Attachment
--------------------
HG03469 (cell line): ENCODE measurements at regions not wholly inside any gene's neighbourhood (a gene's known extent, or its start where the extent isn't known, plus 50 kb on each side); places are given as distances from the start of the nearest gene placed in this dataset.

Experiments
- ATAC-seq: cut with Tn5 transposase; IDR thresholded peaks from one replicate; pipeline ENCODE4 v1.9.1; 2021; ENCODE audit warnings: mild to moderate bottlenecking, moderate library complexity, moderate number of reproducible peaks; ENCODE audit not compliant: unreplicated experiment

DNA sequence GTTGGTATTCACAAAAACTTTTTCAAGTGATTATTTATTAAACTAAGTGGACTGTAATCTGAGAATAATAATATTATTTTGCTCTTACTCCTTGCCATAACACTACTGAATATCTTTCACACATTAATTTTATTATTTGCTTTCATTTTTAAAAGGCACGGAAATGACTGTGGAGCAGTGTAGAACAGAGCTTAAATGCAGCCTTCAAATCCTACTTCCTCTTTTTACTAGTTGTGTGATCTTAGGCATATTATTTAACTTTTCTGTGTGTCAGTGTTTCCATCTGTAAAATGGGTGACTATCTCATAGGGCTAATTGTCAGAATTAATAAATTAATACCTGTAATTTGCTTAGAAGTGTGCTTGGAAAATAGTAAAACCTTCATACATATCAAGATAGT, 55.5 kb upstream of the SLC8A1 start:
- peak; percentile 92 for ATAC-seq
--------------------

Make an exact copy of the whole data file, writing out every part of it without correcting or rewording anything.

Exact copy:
HG03469 (cell line): ENCODE measurements at regions not wholly inside any gene's neighbourhood (a gene's known extent, or its start where the extent isn't known, plus 50 kb on each side); places are given as distances from the start of the nearest gene placed in this dataset.

Experiments
- ATAC-seq: cut with Tn5 transposase; IDR thresholded peaks from one replicate; pipeline ENCODE4 v1.9.1; 2021; ENCODE audit warnings: mild to moderate bottlenecking, moderate library complexity, moderate number of reproducible peaks; ENCODE audit not compliant: unreplicated experiment

DNA sequence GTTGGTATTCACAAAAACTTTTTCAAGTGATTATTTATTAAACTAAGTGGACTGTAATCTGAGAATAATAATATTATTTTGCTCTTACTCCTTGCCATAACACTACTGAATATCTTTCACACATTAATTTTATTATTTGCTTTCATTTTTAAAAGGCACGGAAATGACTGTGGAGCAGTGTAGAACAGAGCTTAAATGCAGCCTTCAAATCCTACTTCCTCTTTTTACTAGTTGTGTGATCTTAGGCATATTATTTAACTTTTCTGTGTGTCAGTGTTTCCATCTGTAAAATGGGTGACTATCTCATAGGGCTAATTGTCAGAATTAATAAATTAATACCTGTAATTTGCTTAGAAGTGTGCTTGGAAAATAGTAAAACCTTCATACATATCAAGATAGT, 55.5 kb upstream of the SLC8A1 start:
- peak; percentile 92 for ATAC-seq